WPH board member Melissa Fraser said the board didn't feel right about obligating today's children to paying the extra $17 million it would cost in interest over 25 years through a general obligation bond versus a capital facilities tax.

Powell Hospital Board Vice President Mark Kitchen asked what plan B would be if the capital facilities tax proposal failed in August.

“There is no plan B,” Fraser said. “We talked ourselves out of a general obligation bond because it would cost $17 million more in interest.”

After West Park representatives left the room, Powell Hospital District board members discussed the presentation and what their response should be.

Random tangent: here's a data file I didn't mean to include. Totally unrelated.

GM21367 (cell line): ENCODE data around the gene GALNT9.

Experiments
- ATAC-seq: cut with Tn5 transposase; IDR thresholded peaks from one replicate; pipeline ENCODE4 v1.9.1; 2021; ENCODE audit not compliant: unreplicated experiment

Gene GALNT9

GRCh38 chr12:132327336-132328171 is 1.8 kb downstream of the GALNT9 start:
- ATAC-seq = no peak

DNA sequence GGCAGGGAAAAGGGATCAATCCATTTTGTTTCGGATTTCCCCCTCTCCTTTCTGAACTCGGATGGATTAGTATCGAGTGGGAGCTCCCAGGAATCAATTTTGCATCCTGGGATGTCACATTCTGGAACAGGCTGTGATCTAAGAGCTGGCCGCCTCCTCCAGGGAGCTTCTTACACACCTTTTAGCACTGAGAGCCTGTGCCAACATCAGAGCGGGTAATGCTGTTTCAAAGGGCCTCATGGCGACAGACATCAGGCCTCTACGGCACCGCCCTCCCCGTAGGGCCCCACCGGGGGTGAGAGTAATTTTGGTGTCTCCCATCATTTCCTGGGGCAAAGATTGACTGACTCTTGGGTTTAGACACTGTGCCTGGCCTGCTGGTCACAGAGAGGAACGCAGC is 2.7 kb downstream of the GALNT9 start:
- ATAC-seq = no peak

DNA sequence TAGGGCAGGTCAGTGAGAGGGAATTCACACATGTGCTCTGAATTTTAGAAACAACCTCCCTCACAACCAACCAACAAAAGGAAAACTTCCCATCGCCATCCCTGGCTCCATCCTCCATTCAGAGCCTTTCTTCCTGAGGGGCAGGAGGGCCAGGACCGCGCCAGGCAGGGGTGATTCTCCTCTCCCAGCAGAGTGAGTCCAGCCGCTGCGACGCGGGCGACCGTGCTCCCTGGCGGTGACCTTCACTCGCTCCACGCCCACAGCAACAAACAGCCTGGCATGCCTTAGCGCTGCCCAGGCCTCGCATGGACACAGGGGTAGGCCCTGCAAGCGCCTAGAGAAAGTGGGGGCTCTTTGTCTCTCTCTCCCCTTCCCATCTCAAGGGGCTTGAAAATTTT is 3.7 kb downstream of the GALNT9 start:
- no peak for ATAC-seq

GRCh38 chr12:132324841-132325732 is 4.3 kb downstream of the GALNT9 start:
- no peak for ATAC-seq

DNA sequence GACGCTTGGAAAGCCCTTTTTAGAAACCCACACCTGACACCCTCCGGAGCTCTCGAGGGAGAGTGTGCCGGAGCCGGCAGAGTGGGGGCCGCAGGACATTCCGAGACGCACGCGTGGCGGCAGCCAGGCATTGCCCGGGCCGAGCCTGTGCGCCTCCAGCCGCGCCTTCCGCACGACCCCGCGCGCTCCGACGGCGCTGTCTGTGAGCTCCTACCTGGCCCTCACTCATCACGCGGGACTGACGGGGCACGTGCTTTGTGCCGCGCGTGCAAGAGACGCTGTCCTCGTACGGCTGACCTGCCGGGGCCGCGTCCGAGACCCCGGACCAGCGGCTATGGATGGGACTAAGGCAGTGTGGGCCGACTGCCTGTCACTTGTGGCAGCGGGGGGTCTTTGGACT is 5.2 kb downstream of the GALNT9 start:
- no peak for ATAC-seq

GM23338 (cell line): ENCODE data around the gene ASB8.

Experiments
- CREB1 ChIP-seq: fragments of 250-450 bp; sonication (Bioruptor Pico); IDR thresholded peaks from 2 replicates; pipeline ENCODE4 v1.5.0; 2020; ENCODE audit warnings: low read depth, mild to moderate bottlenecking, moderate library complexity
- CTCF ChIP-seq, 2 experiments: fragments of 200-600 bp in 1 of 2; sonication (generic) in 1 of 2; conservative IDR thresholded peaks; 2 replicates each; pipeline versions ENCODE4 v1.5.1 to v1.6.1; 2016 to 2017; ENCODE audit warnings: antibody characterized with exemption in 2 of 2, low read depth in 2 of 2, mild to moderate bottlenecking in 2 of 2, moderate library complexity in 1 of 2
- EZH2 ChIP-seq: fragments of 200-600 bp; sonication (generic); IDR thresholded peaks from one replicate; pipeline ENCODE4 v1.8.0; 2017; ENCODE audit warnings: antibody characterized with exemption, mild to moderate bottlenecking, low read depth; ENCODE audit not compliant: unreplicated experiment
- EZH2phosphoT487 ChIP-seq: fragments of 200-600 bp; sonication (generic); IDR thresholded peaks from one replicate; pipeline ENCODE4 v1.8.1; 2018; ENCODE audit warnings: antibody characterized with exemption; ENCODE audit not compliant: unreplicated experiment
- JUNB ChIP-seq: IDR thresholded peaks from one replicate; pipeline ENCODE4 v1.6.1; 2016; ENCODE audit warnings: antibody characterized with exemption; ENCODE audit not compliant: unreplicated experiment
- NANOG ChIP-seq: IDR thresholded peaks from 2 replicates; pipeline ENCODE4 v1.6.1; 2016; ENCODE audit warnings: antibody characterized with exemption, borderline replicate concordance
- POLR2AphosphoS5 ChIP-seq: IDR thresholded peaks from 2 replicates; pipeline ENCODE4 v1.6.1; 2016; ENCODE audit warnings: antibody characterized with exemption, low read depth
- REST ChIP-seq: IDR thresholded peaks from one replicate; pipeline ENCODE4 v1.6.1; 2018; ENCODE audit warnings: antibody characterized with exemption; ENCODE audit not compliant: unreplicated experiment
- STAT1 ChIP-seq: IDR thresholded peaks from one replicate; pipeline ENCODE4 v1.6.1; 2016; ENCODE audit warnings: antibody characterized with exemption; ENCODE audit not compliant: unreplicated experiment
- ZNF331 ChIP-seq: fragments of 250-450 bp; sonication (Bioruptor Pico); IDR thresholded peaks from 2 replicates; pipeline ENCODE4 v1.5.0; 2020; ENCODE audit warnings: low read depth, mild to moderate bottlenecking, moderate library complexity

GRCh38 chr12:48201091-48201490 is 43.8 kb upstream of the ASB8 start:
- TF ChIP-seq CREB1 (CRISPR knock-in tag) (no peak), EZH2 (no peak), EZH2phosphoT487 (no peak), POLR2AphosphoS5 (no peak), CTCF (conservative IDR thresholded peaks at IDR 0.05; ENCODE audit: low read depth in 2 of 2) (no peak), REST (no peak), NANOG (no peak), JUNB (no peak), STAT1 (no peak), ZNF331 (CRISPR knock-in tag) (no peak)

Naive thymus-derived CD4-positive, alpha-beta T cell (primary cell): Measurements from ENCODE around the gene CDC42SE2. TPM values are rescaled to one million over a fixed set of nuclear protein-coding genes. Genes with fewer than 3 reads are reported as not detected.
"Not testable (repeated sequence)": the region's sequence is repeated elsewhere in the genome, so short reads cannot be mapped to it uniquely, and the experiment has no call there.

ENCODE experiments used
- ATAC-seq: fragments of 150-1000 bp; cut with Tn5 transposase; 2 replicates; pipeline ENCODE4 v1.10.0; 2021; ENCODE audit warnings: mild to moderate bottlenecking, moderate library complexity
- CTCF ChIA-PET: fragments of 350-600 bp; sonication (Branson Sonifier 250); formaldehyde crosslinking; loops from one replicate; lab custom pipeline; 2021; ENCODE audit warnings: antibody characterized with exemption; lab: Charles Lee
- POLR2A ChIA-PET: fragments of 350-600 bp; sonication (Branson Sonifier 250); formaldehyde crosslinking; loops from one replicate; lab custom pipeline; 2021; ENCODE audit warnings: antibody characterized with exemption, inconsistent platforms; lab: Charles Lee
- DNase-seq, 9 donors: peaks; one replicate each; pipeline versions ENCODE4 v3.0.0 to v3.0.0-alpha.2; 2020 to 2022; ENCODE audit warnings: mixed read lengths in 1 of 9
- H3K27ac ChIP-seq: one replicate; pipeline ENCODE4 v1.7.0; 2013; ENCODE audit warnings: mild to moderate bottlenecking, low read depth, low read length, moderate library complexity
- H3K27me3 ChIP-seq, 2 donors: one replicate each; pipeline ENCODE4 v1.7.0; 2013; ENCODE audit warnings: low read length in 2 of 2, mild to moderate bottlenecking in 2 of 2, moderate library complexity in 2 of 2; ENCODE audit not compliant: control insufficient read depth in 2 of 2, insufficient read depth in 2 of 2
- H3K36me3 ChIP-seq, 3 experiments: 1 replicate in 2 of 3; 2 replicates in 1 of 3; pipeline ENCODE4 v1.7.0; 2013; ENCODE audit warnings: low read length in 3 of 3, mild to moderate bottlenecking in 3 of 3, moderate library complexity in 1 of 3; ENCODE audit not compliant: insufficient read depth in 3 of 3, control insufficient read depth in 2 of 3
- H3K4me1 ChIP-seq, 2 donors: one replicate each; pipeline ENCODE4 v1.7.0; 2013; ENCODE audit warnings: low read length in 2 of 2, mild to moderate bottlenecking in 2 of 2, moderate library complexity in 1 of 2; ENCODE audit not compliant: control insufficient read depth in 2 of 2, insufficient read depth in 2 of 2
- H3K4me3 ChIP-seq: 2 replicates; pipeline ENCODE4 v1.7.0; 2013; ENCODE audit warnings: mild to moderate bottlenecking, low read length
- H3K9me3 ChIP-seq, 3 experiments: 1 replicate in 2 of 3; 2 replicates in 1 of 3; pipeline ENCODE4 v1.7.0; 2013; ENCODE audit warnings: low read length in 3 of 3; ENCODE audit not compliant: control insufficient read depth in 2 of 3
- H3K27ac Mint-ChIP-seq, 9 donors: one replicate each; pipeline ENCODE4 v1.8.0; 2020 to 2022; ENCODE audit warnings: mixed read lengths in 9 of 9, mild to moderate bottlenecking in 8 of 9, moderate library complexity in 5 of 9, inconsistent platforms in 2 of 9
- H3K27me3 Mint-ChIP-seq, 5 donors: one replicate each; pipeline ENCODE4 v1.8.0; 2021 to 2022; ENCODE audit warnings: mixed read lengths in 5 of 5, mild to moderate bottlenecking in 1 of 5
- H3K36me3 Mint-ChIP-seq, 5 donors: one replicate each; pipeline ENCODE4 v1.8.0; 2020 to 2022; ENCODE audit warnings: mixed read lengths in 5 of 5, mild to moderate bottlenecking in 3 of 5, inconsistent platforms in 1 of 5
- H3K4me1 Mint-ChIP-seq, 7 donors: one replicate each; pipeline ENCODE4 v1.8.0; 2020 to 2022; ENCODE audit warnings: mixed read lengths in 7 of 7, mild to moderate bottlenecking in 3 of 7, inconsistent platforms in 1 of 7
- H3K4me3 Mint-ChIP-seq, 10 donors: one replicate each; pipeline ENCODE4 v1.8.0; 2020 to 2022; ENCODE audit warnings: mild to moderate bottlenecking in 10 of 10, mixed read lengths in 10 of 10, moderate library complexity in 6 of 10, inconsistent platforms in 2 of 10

Some asked if it it was possible that raising the money through a property tax on the district would cost $17 million more than raising it through a county-wide 1-cent sales tax.

“Over 25 years, you bet,” said Board President Brent Foulger. But he questioned the need to extend payments over 25 years.

Rod Barton, Powell Valley Healthcare chief executive officer, noted that Powell Hospital District has had two general obligation bond issues passed by voters in relatively recent history, and both were paid off in 10 years.

Pat McConnell, chief financial officer, said Wednesday that the $17 million, 25-year figures were from West Park's first proposal in which the board planned to ask voters to pay $40 million for the emergency room project.

Later, that proposal was downsized to $14.2 million, with the project downsized somewhat and the hospital board applying $12 million in reserves to reduce the cost.